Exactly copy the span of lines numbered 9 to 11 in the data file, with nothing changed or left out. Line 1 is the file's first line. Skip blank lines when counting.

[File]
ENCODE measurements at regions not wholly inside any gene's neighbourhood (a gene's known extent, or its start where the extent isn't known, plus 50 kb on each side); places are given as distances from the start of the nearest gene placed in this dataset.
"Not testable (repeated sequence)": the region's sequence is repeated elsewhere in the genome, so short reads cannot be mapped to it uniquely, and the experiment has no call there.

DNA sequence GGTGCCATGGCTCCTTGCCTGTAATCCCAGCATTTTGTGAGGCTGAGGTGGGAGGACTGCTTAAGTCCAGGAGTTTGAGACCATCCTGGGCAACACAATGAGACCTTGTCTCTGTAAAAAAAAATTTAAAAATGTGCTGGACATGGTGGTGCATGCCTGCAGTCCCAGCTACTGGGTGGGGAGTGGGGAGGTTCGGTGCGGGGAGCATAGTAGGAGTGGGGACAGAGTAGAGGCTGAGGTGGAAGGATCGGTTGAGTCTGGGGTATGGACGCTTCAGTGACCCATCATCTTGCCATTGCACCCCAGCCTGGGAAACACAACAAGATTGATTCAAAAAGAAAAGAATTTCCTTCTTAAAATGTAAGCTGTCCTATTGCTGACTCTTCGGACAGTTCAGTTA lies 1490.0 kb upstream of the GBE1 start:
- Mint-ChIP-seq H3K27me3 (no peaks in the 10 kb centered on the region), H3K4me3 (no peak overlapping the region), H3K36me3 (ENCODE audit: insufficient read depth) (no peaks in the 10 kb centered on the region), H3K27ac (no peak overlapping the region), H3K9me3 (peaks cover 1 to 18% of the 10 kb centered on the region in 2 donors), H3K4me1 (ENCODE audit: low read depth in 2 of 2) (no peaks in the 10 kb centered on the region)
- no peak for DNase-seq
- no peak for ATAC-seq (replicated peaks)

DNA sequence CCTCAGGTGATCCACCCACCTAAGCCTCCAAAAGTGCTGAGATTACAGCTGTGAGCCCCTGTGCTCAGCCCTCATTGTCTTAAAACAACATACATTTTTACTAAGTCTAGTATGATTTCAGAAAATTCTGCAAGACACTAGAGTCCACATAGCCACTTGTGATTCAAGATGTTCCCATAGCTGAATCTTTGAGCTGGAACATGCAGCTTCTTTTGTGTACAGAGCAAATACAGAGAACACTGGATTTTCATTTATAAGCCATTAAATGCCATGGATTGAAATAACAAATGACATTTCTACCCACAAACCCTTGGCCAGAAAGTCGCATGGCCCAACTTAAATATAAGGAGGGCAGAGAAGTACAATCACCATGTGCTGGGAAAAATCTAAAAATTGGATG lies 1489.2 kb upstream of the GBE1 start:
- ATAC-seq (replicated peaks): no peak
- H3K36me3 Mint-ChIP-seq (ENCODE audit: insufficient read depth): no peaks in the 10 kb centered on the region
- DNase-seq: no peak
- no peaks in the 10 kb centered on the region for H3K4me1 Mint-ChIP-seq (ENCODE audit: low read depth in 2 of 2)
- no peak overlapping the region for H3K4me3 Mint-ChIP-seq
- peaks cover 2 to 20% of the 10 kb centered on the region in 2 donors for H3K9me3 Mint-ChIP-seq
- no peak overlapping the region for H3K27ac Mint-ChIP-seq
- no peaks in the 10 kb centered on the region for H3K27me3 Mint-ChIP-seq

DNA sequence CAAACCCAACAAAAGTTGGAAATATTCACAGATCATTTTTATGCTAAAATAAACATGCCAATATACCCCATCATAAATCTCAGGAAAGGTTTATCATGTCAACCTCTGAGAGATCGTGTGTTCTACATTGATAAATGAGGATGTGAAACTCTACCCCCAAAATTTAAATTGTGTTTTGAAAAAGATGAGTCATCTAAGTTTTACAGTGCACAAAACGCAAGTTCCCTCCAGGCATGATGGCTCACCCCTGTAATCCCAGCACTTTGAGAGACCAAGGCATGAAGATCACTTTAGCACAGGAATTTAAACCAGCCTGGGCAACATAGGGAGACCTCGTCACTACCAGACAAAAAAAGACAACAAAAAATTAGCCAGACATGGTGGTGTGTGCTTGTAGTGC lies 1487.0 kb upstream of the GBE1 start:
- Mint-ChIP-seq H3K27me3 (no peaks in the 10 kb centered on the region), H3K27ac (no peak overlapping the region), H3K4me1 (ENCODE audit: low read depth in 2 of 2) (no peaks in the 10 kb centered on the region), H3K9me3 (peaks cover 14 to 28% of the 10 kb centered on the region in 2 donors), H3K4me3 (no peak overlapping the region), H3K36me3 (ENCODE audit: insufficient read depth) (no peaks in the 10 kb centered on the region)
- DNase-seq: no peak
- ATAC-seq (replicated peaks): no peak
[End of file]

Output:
- H3K36me3 Mint-ChIP-seq (ENCODE audit: insufficient read depth): no peaks in the 10 kb centered on the region
- DNase-seq: no peak
- no peaks in the 10 kb centered on the region for H3K4me1 Mint-ChIP-seq (ENCODE audit: low read depth in 2 of 2)